Arts and Entertainment
On October 23, EHS will host our fourth annual Alumni Leadership Day. This event gives seniors an opportunity to hear from a variety of alumni regarding their respective careers.
Based on their occupation, each alumni member sits on one of eleven panels. Every senior rotates through two panels in the morning, and the day concludes with a roundtable lunch.
Read about our Arts and Entertainment alumni panelists below.
Chris Bailey Photography LLC, Magnolia Portraits and Ham+Cheese Photo Booths
BA, Studio Art, Focus in Photography, University of Texas at Austin
“I manage and contribute to a photography studio with several brands, appealing to the wedding, portrait and Photo Booth markets. A typical day for me involves reviewing and editing photos, managing our post production workflow, email correspondence with current and potential clients, managing customer relations, fixing problems and making sure everyone is happy. I also photograph regularly for our studio, and work on further developing our brands and products we offer our clients.
If you’re interested in an internship in photography, I’d find a photographer you like and simply contact them to see if they would be willing to let you work with them/shadow them. That looks different for every studio, but just ask.
To be successful in our field, you have to not only create good work, but know how to market yourself so you stand out from the crowd. There are many ways to do this and establishing what it is that you bring to the table and helping customers understand and value that will help you be successful. Also, while photography is a fun and creative career, be ready to work hard, often long hours at times when everyone else is not working. Weekends, week nights, and holidays.”
Contributor and Writer, Houston Business Journal
MBA, Marketing and Entrepreneurship, University of Texas
“Every day is distinct; I balance my art business with family responsibilities. I’m most productive in the mornings while my sons are at school, but excellent time-management skills are necessary for any entrepreneurial job (including art). When planning long-term for an exhibition I divide my work into one-piece increments, assigning reasonable calendar deadlines so I’m not panicky the month before an opening or sleep-deprived by the big night. Making time for sleep, exercise, and alone time positively affects my creativity and follow-through, both. I was a project manager for a small company and built websites for another before I was able to be an artist full-time. Some of the most successful full-time artists I know – those who pay their bills with art - have many “gigs,” from putting on art shows and selling others’ art, to selling their own art, to gallery management, to teaching art to other adults or to children. Others have worked and hustled tirelessly, using boundless passion, energy, and determination to get to where their art is now shown internationally, and some do all of the above. They make it work.”
Owner and Manager, W2 Development Partners and White Oak Music Hall
JD, South Texas College of Law
My typical day is split between my duties as a manager/partner at both W2 Development Partners and White Oak Music Hall. Mornings consist of construction meetings at one of our current developments, and afternoons are usually geared toward day-to-day operations at White Oak Music Hall, Raven Tower, or another soon-to-be open business.
My duties include managing 25+ employees, construction oversight, balancing budgets, development planning, and even some band bookings. I start my day by addressing known tasks and tackling the unforeseen issues as they arise.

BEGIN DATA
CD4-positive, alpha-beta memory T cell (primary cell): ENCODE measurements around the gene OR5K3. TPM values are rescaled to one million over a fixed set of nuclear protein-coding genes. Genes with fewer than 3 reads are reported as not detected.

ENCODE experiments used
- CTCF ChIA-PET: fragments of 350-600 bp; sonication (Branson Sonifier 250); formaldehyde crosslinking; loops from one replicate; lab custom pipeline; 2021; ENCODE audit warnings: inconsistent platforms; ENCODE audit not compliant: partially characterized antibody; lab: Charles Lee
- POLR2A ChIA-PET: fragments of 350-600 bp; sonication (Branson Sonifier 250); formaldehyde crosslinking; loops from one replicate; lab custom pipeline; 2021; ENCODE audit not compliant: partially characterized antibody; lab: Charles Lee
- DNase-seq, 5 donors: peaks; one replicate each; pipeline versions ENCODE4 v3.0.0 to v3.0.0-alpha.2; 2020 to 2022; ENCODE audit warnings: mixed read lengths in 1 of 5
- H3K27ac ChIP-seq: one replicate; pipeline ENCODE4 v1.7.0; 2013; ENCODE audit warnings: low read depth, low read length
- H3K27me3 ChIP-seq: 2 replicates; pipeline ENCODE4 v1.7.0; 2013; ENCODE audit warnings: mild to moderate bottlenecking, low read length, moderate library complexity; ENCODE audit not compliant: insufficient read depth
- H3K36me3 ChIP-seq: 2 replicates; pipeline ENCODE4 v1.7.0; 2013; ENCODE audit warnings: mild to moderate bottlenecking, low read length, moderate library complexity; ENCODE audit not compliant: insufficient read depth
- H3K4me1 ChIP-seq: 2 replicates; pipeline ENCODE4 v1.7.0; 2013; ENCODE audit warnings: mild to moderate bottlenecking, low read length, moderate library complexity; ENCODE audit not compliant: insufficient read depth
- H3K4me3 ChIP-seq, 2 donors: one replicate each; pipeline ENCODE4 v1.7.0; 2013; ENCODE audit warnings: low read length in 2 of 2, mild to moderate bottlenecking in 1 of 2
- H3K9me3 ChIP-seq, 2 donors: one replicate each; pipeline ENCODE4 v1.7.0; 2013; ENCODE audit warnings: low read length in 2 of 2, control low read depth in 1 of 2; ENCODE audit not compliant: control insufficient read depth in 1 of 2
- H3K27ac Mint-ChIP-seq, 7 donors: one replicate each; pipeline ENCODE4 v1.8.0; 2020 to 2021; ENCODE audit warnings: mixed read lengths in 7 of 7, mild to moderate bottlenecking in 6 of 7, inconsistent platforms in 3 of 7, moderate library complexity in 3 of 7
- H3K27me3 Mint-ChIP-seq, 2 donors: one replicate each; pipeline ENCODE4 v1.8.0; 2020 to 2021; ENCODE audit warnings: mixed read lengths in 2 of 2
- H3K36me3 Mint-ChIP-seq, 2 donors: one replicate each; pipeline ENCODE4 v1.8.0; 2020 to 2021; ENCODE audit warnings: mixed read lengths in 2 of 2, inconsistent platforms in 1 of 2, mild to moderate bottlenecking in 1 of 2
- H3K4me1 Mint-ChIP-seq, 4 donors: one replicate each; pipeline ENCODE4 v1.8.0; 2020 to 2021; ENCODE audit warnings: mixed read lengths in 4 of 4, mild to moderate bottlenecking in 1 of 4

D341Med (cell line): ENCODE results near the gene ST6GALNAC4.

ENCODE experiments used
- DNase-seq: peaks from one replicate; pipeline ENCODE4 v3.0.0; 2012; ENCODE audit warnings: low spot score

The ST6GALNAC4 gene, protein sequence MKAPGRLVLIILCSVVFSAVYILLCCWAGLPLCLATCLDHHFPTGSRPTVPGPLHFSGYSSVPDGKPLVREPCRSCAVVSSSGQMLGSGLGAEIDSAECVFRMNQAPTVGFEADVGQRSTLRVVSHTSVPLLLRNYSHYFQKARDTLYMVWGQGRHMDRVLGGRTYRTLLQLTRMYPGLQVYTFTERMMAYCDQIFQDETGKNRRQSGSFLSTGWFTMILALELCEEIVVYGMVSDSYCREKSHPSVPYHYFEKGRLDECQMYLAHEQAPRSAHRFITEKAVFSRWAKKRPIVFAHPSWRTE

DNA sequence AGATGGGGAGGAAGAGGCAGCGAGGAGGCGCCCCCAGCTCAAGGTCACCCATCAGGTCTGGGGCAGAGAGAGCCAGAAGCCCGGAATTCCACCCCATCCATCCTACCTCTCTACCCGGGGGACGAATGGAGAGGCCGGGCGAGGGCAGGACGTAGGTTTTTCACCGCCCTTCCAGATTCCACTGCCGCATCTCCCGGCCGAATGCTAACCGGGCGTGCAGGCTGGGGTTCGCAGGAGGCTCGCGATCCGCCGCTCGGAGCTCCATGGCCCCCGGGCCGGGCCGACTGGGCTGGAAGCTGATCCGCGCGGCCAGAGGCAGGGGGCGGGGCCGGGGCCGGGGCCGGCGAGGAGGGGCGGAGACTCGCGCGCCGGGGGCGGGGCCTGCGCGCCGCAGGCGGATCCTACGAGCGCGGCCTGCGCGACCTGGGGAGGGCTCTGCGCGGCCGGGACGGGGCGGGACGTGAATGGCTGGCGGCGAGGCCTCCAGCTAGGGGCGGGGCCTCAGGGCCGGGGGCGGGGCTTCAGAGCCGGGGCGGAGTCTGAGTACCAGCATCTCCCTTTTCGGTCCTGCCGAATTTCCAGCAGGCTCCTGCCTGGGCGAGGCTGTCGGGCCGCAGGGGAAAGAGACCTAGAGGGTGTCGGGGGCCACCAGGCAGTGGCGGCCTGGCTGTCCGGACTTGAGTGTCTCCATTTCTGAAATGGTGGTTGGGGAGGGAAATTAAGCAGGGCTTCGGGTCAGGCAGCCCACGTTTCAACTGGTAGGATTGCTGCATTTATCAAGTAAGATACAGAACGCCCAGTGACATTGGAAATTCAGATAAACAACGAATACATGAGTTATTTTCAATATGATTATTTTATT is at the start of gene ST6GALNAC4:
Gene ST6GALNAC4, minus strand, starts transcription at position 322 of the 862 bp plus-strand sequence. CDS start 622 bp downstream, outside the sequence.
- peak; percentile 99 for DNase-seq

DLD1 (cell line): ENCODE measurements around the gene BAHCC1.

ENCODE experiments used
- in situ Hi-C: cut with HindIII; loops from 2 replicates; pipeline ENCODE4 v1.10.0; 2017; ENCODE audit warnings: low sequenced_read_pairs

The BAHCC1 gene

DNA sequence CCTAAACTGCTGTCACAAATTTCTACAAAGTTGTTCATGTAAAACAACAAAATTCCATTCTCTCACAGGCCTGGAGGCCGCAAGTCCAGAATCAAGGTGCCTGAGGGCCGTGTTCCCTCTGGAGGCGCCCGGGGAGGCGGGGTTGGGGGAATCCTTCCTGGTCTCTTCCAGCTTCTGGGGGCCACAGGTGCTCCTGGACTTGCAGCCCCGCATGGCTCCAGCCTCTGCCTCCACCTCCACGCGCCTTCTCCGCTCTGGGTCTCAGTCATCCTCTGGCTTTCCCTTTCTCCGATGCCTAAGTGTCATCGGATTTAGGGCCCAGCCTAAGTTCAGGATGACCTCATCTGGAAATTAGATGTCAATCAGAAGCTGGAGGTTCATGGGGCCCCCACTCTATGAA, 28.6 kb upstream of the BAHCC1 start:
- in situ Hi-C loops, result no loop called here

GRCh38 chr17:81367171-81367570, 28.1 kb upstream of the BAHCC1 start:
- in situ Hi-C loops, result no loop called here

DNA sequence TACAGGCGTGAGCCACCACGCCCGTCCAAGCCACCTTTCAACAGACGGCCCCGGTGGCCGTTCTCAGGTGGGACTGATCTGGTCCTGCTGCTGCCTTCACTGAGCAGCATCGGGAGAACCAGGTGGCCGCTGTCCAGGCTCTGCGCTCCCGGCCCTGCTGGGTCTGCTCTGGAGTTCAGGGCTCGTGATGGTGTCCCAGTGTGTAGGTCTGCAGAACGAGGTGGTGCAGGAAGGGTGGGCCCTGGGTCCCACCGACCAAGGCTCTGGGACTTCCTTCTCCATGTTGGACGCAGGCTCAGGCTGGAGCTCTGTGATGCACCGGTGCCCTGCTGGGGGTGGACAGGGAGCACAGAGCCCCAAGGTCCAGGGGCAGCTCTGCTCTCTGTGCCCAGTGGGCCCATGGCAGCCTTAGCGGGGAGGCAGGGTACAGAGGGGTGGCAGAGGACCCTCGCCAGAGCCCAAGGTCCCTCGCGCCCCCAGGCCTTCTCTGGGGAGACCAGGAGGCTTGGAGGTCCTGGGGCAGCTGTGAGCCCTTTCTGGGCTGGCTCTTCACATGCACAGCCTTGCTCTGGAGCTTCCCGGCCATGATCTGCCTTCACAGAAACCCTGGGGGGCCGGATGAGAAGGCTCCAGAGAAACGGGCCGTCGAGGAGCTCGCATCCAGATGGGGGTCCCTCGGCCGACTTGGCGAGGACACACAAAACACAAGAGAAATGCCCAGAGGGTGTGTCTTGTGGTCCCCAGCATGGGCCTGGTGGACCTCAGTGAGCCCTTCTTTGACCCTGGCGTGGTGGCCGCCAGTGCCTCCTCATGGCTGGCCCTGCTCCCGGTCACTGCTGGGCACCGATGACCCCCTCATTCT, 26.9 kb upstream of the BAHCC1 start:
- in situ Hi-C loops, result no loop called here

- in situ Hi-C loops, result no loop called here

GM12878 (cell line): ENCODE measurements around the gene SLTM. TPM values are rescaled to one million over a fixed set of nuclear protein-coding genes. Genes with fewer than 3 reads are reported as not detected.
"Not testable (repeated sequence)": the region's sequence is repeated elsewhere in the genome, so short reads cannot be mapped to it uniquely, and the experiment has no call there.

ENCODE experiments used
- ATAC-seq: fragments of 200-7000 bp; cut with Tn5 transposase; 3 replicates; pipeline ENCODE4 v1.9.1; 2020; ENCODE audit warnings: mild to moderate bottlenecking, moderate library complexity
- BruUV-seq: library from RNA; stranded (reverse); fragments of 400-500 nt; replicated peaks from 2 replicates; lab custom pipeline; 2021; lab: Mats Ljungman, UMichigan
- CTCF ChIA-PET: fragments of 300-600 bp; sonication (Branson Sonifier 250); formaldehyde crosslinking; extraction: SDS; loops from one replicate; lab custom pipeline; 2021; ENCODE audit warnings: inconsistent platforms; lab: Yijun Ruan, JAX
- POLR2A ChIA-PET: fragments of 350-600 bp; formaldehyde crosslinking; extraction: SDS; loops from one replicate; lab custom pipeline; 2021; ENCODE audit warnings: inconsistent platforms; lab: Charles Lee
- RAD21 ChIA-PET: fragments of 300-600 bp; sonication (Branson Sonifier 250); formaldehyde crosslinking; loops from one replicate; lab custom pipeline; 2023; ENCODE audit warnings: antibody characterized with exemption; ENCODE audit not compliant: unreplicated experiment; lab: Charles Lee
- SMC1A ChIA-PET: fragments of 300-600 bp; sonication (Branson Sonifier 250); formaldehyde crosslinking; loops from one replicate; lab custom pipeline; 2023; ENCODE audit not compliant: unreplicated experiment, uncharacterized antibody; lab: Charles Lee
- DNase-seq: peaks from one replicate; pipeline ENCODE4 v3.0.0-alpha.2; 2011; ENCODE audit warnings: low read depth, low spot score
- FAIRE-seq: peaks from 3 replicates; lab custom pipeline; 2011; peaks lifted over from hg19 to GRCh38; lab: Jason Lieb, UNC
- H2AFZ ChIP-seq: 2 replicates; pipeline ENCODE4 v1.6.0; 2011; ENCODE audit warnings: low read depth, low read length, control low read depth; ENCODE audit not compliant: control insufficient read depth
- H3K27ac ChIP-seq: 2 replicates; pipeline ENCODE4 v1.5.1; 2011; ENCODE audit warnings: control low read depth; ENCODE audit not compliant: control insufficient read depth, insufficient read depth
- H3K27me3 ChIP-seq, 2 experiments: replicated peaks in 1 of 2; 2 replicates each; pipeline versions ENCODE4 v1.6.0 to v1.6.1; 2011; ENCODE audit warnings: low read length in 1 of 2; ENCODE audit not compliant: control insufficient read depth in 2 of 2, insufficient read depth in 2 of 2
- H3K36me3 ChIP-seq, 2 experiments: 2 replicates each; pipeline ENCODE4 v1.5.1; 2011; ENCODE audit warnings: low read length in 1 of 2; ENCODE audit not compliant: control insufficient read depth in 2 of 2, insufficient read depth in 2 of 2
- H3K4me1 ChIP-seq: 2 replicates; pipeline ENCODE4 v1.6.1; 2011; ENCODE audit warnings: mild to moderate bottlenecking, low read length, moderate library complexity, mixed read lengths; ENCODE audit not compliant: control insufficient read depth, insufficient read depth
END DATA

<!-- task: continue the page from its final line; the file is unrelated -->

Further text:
On the music side, most of our employees started by taking any job they could get. My business partner actually started in the industry by working the door at Numbers nightclub back in the ’90s. I got my foot in the door on the other side by playing in bands.
If you are seeking a career in the music industry, I would advise pursuing any job in the industry you can get, as opposed to pursuing a particular job. Work your way toward the job you would consider your ultimate goal.
Owner of Houston based boutique Sultana’s Daughter, co-creator of lifestyle brand Positive Healing Vibes, Music Specialist at Becker School
Studied vocal performance and music therapy at SMU from 2004-2006, transferred to and graduated from University of St. Thomas—class of 2009 with Bachelor in Liberal Arts with concentrations in Music and Psychology
There is no typical day as a small business owner. Some people say, “you make your own hours”, but the truth is, I haven’t stopped working since I opened my clothing and accessories boutique Sultana’s Daughter in the summer of 2013. I wear many hats in the company: I am the sole proprietor, manager, sales associate, buyer, media and marketing specialist; you name it, I have done it. The best experience I had leading up to opening my boutique was working for other small business owners throughout my college education. I learned the ropes by doing, and by the time I had earned my degree, I was both substitute teaching and running a small locally owned jewelry shop. My best advice if you are at all interested in opening a business is getting a job working directly for someone who runs a similar type of operation. There are many internship opportunities in the fashion industry, and you must know that none is too small of an experience. I will not deny many hours spent folding t-shirts and steaming dresses, among other not so glamorous obligations. I have found successful small business owners to be resilient, goal oriented, organized, driven, and willing to take chances, which without that last one I would have never started Sultana’s Daughter, nor recently launched lifestyle brand Positive Healing Vibes, a collaboration with my artist husband James Brummett.